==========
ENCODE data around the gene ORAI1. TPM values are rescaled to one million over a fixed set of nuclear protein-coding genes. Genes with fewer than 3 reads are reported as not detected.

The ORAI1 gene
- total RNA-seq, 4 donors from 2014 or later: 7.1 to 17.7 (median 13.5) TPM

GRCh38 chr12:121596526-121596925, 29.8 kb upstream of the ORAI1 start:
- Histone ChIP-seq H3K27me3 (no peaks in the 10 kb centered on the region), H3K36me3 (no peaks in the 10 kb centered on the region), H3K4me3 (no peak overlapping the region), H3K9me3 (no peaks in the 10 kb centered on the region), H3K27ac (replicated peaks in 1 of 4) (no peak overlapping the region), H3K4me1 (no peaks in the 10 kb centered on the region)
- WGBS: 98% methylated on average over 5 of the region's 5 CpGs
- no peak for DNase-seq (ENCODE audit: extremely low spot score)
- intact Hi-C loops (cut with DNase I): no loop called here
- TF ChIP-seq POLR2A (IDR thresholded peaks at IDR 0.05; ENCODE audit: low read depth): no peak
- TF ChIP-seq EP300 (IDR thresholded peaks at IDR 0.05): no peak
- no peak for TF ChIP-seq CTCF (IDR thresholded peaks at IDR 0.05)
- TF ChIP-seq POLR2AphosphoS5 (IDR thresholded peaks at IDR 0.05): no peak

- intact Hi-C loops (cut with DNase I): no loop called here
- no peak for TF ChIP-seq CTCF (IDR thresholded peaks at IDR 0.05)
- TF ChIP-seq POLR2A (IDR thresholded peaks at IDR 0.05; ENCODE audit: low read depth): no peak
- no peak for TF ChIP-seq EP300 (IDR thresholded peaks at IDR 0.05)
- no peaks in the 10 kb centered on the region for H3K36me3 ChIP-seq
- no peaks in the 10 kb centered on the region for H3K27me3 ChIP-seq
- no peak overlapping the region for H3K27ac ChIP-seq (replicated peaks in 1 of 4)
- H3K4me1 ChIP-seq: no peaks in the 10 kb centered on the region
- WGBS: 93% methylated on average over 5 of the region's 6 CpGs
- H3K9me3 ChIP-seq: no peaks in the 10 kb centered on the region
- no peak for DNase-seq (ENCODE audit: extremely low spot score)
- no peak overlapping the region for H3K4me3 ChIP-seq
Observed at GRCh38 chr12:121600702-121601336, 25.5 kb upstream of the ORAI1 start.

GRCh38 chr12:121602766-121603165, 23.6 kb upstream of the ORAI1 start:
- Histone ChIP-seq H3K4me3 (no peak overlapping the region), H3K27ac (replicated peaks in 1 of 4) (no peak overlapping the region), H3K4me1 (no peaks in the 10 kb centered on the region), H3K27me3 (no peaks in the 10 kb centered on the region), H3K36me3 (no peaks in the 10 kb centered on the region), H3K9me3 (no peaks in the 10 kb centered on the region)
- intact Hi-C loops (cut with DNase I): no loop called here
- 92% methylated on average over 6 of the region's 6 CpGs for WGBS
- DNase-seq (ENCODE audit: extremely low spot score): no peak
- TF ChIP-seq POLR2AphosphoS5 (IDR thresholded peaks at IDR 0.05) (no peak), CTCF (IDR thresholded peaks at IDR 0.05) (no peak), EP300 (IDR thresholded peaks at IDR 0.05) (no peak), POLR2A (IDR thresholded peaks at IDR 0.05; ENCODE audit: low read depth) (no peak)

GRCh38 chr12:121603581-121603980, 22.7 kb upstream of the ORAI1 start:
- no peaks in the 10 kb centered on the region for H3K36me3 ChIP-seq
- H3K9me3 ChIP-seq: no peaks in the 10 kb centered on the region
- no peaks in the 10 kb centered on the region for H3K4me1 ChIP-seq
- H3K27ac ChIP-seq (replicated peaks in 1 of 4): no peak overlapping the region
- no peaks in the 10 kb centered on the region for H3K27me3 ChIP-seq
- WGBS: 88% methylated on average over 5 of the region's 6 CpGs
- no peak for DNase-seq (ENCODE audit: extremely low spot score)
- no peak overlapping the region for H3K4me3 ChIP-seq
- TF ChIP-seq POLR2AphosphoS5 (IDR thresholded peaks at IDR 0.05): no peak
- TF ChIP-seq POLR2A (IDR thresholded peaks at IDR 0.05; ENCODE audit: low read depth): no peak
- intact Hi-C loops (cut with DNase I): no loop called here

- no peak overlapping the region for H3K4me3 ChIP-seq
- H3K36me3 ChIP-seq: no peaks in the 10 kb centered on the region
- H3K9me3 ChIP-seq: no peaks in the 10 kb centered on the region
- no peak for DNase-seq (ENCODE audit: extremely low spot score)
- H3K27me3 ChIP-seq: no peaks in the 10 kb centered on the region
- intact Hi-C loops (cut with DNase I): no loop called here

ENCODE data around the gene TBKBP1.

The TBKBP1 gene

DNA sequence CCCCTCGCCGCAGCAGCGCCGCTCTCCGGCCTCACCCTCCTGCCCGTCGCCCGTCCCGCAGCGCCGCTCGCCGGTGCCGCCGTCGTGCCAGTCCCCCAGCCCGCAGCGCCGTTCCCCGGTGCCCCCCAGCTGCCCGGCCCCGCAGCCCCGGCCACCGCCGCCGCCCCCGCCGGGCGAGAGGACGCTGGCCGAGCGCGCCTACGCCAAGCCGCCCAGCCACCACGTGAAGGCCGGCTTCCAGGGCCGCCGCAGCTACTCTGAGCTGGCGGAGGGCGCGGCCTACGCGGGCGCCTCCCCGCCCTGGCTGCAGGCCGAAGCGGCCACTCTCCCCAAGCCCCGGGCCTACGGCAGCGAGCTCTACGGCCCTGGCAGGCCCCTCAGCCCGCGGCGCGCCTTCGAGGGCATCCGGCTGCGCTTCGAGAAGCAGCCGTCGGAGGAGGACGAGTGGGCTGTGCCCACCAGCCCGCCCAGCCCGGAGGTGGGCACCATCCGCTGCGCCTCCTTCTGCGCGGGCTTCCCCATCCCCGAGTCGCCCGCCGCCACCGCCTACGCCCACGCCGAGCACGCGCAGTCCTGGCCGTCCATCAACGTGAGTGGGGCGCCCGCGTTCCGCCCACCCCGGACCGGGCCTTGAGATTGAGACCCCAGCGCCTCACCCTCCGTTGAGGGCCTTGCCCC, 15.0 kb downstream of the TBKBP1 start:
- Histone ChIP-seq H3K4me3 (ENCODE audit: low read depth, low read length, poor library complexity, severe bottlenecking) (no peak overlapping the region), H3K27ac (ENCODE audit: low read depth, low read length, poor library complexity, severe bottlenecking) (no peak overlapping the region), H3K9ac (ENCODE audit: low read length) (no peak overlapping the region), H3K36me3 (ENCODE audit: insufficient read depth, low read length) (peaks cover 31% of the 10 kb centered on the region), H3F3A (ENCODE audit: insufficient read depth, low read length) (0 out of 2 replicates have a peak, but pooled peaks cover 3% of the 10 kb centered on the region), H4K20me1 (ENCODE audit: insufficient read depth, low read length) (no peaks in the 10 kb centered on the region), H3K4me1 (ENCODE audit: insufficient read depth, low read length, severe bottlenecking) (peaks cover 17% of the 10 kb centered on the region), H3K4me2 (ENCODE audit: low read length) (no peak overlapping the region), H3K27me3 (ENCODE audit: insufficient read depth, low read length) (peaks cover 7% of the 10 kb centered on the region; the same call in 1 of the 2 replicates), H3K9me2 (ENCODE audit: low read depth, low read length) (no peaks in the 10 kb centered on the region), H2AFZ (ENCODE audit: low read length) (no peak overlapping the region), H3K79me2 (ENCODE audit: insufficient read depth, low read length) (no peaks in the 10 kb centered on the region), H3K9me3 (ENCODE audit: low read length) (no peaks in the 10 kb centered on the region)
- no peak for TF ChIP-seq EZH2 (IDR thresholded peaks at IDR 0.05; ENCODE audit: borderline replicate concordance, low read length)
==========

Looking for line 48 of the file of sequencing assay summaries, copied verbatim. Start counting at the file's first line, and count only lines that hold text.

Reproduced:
- H3K27me3 ChIP-seq: no peaks in the 10 kb centered on the region